As mentioned in the Approach 2 above, you can use this file to control the various parameters of the deployment process. The file has multiple sections, with each section containing multiple keys (parameters being controlled) assigned to a value. The advantages of such a file are two folds:
Using the command line, you can control the deployment parameters without specifying them each time.. It is saved permanently in a file, and any subsequent runs much later in time would enable the user to be aware of their last deployment parameters.
Since these parameters are saved into a file, they can be checked into version control. This gives the user more control of the deployment process. For example, when you decide to exclude more QML plugins, or want to include more Nuitka options into your executable.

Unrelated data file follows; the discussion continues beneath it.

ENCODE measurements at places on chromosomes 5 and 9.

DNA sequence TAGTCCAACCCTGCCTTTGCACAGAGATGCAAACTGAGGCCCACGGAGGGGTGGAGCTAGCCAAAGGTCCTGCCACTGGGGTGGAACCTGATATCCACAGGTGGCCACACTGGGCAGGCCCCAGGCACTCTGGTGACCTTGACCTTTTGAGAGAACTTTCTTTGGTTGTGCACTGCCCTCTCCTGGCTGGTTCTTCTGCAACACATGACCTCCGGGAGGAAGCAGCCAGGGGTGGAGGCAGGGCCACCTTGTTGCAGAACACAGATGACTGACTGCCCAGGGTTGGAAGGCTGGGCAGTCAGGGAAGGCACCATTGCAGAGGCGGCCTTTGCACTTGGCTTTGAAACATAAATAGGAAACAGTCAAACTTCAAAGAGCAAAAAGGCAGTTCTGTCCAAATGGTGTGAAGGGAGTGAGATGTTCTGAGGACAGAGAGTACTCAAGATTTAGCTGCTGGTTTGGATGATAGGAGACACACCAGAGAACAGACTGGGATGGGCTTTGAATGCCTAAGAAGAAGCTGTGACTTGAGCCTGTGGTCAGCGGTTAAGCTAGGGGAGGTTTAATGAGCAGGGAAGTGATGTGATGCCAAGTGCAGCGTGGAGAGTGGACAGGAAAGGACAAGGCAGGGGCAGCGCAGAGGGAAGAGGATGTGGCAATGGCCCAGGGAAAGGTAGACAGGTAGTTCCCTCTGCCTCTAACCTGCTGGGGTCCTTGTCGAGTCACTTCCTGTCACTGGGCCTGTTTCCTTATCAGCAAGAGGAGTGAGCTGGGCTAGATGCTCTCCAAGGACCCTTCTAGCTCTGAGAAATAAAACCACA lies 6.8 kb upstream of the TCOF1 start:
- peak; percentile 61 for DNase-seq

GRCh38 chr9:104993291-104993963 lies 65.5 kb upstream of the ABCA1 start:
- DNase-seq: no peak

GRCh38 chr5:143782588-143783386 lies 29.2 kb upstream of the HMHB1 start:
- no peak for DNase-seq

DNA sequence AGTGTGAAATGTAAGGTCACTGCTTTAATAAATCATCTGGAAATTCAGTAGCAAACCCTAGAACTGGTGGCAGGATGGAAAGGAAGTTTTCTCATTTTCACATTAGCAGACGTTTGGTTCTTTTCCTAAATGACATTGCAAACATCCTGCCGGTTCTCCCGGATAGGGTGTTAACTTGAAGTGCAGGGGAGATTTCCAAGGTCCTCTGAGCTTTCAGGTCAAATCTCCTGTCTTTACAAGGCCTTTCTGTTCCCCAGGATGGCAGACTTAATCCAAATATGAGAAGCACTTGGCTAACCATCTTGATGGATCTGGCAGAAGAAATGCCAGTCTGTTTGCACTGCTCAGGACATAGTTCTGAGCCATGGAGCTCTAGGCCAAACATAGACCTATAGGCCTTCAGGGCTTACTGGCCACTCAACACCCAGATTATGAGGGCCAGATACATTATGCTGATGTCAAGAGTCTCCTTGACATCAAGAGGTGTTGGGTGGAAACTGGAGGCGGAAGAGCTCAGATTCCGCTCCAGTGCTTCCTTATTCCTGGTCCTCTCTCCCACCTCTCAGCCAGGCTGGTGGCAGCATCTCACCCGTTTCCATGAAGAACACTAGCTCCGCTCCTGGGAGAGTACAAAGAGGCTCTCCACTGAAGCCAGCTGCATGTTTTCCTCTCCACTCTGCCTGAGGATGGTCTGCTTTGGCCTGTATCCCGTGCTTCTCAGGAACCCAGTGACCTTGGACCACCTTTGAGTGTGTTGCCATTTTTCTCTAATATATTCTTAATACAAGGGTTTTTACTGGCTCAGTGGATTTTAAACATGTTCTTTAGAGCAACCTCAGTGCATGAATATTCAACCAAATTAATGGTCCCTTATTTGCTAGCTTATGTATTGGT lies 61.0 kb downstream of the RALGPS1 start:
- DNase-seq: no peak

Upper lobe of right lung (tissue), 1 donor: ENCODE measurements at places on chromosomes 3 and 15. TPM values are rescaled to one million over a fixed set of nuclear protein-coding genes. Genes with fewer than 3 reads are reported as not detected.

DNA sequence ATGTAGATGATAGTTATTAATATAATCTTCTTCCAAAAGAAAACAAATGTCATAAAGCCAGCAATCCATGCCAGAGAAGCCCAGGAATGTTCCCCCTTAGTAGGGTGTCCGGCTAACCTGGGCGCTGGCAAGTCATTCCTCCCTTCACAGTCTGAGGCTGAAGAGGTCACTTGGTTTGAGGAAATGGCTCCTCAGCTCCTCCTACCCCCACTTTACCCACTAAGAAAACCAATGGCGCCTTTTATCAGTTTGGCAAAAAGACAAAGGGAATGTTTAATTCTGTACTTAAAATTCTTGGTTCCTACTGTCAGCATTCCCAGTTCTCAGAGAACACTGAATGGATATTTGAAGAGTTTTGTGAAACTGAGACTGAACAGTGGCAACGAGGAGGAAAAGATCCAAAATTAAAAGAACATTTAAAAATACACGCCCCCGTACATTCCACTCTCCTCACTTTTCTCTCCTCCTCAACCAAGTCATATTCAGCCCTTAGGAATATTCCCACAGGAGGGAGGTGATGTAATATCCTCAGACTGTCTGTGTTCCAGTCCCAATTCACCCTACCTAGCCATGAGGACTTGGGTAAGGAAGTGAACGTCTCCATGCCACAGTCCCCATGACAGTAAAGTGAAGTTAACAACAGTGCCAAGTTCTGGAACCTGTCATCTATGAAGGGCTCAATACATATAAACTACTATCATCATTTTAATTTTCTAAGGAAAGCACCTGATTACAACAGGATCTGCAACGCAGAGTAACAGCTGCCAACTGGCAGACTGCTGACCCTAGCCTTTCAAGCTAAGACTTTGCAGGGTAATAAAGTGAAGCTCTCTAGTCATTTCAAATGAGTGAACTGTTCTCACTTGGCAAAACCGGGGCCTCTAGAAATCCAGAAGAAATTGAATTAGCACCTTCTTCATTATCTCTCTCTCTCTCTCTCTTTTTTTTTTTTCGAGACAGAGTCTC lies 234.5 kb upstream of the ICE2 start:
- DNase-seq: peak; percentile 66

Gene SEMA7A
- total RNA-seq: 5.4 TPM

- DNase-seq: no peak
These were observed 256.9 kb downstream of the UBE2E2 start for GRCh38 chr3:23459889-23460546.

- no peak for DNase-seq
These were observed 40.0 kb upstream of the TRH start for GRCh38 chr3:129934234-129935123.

The various parameters controlled by this file are:
title: The name of the application
- project_dir: Project directory. The general assumption made is that the project directory
is the parent directory of the main Python entry point file
input_file: Path to the main Python entry point file
project_file: If it exists, this points to the path to the Qt Creator Python Project File .pyproject file. Such a file makes sure that the deployment process never considers unnecessary files when bundling the executable.
python_path: Path to the Python executable. It is recommended to run the deployment process inside a virtual environment as certain python packages will be installed onto the Python environment.
packages: The Python packages installed into the Python environment for deployment to work. By default, the Python packages nuitka, ordered_set and zstandard are installed. If the deployment platform is Linux-based, then patchelf is also installed
qml_files: Comma-separated paths to all the QML files bundled with the executable